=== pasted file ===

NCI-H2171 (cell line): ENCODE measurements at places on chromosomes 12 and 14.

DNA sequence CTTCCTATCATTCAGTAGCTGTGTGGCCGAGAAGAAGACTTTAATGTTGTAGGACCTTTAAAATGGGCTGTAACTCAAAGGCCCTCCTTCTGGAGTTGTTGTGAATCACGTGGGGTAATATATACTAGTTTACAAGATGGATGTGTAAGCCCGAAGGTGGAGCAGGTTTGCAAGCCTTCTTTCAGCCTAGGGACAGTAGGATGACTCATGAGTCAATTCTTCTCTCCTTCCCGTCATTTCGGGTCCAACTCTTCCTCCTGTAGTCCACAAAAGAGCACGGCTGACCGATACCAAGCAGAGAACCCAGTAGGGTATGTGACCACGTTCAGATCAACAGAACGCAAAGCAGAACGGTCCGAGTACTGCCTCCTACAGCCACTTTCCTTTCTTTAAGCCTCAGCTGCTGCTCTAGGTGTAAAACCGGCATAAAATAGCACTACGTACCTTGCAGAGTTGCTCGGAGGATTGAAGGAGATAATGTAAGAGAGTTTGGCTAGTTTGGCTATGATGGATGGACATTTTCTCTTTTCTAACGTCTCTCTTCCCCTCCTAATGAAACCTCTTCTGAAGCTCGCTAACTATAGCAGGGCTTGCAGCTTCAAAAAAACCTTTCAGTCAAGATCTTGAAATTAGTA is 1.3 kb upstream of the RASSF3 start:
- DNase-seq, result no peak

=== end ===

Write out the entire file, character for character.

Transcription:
NCI-H2171 (cell line): ENCODE measurements at places on chromosomes 12 and 14.

DNA sequence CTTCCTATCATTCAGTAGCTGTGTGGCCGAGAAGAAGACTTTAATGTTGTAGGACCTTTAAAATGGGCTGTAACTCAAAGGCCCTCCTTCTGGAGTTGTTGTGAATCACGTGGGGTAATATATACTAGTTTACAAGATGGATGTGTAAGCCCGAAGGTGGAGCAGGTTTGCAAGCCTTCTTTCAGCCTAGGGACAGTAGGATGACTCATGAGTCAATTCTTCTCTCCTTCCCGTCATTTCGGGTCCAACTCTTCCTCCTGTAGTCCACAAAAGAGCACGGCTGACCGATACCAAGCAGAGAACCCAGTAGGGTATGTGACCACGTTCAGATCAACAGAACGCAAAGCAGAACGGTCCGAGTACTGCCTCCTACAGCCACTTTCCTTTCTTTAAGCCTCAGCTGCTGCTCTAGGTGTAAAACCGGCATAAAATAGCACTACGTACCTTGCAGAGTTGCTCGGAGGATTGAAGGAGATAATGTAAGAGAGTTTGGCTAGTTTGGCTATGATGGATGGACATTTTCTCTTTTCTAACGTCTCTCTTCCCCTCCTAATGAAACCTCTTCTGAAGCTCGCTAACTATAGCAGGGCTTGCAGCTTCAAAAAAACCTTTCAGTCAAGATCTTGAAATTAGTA is 1.3 kb upstream of the RASSF3 start:
- DNase-seq, result no peak